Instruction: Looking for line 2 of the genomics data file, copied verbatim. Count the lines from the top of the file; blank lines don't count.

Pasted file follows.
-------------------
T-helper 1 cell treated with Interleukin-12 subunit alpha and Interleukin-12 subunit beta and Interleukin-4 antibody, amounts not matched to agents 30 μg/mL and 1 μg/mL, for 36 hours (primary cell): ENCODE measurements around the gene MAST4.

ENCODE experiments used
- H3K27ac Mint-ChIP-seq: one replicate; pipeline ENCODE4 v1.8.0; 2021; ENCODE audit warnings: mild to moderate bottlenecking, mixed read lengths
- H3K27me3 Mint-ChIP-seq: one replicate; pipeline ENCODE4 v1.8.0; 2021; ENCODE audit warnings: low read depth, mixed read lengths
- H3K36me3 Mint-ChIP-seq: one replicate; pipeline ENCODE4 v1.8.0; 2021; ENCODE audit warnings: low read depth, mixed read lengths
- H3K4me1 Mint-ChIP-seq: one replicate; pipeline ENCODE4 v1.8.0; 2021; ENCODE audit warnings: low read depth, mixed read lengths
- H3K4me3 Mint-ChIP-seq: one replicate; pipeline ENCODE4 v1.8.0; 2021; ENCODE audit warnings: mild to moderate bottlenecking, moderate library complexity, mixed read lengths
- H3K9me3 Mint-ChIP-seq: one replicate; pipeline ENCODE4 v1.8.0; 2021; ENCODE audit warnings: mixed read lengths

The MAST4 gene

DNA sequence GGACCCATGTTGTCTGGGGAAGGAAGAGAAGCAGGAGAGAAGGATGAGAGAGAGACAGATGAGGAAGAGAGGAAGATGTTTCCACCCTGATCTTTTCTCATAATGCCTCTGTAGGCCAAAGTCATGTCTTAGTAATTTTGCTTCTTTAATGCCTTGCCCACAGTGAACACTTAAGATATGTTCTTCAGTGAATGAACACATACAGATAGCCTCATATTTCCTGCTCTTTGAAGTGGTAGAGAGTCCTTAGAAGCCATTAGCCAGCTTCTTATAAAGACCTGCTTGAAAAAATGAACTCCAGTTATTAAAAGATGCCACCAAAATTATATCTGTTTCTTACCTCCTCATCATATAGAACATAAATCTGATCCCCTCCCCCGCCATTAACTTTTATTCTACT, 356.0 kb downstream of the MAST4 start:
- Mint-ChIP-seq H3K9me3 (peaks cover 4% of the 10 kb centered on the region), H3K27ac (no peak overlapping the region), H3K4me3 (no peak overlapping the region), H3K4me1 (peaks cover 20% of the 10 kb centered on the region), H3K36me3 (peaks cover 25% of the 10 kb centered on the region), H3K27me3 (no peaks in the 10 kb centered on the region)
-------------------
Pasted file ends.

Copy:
ENCODE experiments used